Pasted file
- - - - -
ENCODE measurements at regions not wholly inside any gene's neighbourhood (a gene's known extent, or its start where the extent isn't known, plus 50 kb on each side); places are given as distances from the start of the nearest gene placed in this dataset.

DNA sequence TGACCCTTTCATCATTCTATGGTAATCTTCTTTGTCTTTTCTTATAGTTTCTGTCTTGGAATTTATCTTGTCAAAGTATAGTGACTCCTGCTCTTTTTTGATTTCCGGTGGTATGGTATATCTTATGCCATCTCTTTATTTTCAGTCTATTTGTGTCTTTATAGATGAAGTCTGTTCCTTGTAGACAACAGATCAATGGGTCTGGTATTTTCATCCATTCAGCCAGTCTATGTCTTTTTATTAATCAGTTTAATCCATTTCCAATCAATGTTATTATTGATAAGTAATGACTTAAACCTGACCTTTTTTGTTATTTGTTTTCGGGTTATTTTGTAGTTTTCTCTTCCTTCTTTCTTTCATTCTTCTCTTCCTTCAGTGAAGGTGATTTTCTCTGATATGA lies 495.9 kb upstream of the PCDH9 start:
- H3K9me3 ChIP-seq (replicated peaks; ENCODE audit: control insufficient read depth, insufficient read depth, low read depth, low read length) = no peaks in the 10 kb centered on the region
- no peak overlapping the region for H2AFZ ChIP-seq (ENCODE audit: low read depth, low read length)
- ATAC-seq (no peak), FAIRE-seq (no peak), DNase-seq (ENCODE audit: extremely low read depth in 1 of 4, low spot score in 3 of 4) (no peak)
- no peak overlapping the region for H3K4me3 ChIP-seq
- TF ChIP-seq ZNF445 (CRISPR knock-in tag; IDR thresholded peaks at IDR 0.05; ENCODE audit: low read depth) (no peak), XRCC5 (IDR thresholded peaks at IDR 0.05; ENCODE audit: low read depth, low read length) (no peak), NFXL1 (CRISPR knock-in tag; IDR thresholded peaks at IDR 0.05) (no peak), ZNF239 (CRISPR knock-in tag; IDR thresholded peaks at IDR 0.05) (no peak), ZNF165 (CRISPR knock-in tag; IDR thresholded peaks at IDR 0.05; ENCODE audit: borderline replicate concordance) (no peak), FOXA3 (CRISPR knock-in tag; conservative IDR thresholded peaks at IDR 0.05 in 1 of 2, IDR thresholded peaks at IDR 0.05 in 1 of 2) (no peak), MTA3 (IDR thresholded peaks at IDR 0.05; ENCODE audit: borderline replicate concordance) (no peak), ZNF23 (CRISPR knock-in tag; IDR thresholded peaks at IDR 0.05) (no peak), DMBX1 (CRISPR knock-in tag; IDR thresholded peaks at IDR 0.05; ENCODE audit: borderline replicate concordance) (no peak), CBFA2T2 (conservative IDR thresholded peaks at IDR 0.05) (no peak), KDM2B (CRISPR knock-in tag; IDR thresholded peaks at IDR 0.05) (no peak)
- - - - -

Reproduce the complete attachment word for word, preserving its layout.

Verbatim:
ENCODE measurements at regions not wholly inside any gene's neighbourhood (a gene's known extent, or its start where the extent isn't known, plus 50 kb on each side); places are given as distances from the start of the nearest gene placed in this dataset.

DNA sequence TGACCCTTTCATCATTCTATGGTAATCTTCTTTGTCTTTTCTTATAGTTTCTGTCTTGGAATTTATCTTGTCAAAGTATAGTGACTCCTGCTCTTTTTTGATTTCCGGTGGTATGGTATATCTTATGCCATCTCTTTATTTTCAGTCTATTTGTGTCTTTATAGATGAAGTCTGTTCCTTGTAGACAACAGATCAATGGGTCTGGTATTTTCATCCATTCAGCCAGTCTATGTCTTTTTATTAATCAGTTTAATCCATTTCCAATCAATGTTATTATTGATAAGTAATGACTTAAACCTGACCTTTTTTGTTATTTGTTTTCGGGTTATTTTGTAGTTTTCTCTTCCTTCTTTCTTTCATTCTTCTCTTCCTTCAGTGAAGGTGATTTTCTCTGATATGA lies 495.9 kb upstream of the PCDH9 start:
- H3K9me3 ChIP-seq (replicated peaks; ENCODE audit: control insufficient read depth, insufficient read depth, low read depth, low read length) = no peaks in the 10 kb centered on the region
- no peak overlapping the region for H2AFZ ChIP-seq (ENCODE audit: low read depth, low read length)
- ATAC-seq (no peak), FAIRE-seq (no peak), DNase-seq (ENCODE audit: extremely low read depth in 1 of 4, low spot score in 3 of 4) (no peak)
- no peak overlapping the region for H3K4me3 ChIP-seq
- TF ChIP-seq ZNF445 (CRISPR knock-in tag; IDR thresholded peaks at IDR 0.05; ENCODE audit: low read depth) (no peak), XRCC5 (IDR thresholded peaks at IDR 0.05; ENCODE audit: low read depth, low read length) (no peak), NFXL1 (CRISPR knock-in tag; IDR thresholded peaks at IDR 0.05) (no peak), ZNF239 (CRISPR knock-in tag; IDR thresholded peaks at IDR 0.05) (no peak), ZNF165 (CRISPR knock-in tag; IDR thresholded peaks at IDR 0.05; ENCODE audit: borderline replicate concordance) (no peak), FOXA3 (CRISPR knock-in tag; conservative IDR thresholded peaks at IDR 0.05 in 1 of 2, IDR thresholded peaks at IDR 0.05 in 1 of 2) (no peak), MTA3 (IDR thresholded peaks at IDR 0.05; ENCODE audit: borderline replicate concordance) (no peak), ZNF23 (CRISPR knock-in tag; IDR thresholded peaks at IDR 0.05) (no peak), DMBX1 (CRISPR knock-in tag; IDR thresholded peaks at IDR 0.05; ENCODE audit: borderline replicate concordance) (no peak), CBFA2T2 (conservative IDR thresholded peaks at IDR 0.05) (no peak), KDM2B (CRISPR knock-in tag; IDR thresholded peaks at IDR 0.05) (no peak)